The Master and Margarita   C Soco         ****
Adapted from the novel by Mikhail Bulgakov, Oxford University Dramatic Society's performance of The Master and Margarita is a fantastical tale of Stalinist Moscow, Vodka and the Devil. This outstanding piece of student theatre boasts a polished, high-standard with a multi-talented cast. Director Max Hoehn plays a delightfully bewitching Woland that exudes all the sickly charisma that the Devil deserves. Accompanied by his beastly cat, Behemoth, Woland proceeds to meddle with the lives of both the literary elite and the lovers Master and Margarita. The rowdy Behemoth is well played by the talented Matt Monaghan, who slips with ease between piano and violin to provide wonderful musical accompaniments. Occasionally the play loses tempo, with certain performances and scenes not quite managing to maintain the high-standard evident elsewhere. Luckily these moments are rare and, before the dust has truly settled, the play picks up again, often redeemed by one of the various characters of engaging actor David Ralf. The Master and Margarita is a very well conceived piece of theatre, making good use of the C Venue's site-specific space. This show is definitely worth seeing, if only to experience Cassie Barraclough's voice echo beautifully around the derelict loft.  Kris Lewis

Medea   Church Hill Theatre         **
This Euripides' tragedy is realised in a post-apocalyptic tribal wasteland, reflected by the destructive pain of Medea caused by Jason’s betrayal. Kimberly Morris' costumes are convincingly made to almost mimic a contemporary Broadway production, with animalistic influences from The Lion King, and fantastical elements from Wicked. At times the way the show is dressed is the only thing that captivates the attention. Too often every member’s acting, including the principals, is two-dimensional, seemingly stuck in the same ‘tragic’ programming. Even Fiona Stephens’ Medea, a model-like beauty not afraid of maniacal scorn, can’t achieve a sense of beastly desperation without it feeling a little cold. While monomania is certainly a difficult thing to embody, the fixation feels unfocused. Only the final scene of filicide is in any way emotionally effective. Suffice to say I was disappointed by the lack of dynamics, the limited range of pace and any sense of depth. This Medea is desperate for a lightness of touch that is currently only being provided by the whimsicality of the costumes. While the energy is good, the company needs to occasionally take off the mask, and find a little variation. If they do, perhaps I’ll start believing in this most vengeful of Greek tragedies.  Joe Morgan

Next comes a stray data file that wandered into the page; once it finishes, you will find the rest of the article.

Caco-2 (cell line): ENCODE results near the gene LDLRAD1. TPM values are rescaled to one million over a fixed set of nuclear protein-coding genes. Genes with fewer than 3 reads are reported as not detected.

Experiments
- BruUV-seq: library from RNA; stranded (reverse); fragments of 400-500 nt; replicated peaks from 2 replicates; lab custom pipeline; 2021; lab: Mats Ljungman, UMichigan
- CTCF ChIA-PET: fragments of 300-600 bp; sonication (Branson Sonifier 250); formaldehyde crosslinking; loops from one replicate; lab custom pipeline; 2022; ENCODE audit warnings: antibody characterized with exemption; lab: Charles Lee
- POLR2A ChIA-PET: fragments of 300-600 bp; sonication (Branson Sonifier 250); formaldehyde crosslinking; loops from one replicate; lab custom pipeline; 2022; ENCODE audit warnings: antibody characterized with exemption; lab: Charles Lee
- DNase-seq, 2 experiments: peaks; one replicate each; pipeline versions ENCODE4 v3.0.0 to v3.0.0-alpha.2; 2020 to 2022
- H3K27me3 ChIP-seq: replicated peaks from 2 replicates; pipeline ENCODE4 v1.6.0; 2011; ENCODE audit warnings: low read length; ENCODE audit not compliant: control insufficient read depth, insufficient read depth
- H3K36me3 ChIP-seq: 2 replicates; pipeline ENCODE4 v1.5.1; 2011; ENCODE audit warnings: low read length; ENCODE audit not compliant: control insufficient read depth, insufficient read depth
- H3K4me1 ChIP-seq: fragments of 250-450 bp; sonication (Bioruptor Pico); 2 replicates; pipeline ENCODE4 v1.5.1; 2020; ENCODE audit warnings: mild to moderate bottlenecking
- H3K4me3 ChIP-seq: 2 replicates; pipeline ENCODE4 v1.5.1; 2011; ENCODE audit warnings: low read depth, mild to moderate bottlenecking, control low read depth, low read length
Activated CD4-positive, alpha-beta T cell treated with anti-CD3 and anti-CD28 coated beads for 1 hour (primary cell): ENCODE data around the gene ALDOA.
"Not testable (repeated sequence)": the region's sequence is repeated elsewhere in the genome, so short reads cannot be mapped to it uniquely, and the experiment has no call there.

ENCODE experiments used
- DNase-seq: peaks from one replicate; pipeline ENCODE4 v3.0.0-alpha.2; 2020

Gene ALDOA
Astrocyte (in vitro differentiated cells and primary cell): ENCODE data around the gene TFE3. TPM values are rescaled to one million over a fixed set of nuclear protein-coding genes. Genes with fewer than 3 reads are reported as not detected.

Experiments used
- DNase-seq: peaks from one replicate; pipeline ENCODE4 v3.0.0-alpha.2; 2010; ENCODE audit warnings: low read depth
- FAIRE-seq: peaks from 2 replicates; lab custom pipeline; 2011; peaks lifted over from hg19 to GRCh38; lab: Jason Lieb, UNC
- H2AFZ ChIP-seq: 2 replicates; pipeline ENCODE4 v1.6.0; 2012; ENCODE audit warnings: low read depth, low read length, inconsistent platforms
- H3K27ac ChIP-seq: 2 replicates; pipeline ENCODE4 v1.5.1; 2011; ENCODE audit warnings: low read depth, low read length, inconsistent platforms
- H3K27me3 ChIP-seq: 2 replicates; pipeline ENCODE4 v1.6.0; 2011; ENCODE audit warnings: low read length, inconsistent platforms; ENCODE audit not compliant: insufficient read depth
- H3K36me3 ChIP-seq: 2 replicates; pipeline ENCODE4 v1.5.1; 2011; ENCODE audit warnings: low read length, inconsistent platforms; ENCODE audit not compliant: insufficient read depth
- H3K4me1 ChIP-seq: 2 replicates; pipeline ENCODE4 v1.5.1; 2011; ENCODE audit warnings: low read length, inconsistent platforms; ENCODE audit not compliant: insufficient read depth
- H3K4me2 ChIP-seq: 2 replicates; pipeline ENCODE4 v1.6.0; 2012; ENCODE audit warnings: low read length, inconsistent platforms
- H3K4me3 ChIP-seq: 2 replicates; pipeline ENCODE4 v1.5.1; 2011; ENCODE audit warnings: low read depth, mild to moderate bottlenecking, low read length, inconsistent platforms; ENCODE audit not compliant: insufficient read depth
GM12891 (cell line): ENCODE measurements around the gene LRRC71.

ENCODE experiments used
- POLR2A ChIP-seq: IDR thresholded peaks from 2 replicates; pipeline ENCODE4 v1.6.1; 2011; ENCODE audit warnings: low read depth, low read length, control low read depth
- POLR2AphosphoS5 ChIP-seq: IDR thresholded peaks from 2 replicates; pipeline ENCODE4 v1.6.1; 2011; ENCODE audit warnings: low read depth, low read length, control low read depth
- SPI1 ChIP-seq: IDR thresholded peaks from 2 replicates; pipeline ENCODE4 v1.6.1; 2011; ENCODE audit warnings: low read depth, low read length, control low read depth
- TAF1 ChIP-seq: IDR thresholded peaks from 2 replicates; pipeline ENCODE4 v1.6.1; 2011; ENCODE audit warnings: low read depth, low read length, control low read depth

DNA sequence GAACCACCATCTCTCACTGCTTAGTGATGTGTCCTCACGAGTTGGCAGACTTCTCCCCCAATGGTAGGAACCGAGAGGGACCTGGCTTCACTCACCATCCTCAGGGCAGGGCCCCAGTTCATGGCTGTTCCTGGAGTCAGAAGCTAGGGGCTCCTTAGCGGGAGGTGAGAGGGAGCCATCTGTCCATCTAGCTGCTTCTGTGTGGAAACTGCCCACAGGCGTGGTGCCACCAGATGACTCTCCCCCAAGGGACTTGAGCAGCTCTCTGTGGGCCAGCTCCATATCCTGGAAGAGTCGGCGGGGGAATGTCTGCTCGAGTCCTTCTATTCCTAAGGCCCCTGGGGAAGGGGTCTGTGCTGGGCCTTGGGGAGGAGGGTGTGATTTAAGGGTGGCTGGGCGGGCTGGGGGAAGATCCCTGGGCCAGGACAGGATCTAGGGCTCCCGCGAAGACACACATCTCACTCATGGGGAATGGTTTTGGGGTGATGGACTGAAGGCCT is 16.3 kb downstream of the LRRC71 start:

Memoirs of a Biscuit Tin   Pleasance        **
Here is an excellent example of a company which has vision and some great theatrical ideas but is in desperate need of a director and ideally, a dramaturg.  The original idea for this piece came from the three performers’ shared experience of having had widowed grandmothers and no recollections of their grandfathers. Exploring the unfortunate predicament of solitude in old age and death, the trio take on the roles of inanimate objects which would have witnessed mysterious Mrs Benjamin’s days. Not understanding the concept of ‘passing away’, the long neglected Wall, Floor and Chimney struggle to come to terms with their own abandonment until they discover the Biscuit Tin of the title which entertains them with animated mementos of Mrs Benjamin’s most intimate moments.  Offering some inspired characterisations and imaginative puppetry sequences, Maison Foo are at their best when engaged in non-verbal storytelling with the aid of coat stands, lamp stands, bags and suitcases. This is when the audience is given the best opportunities to participate in the magic and wonder of Number 92. As for the often tautological and patronising dialogue, it could well do with a pair of Scissors.   Duska Radosavljevic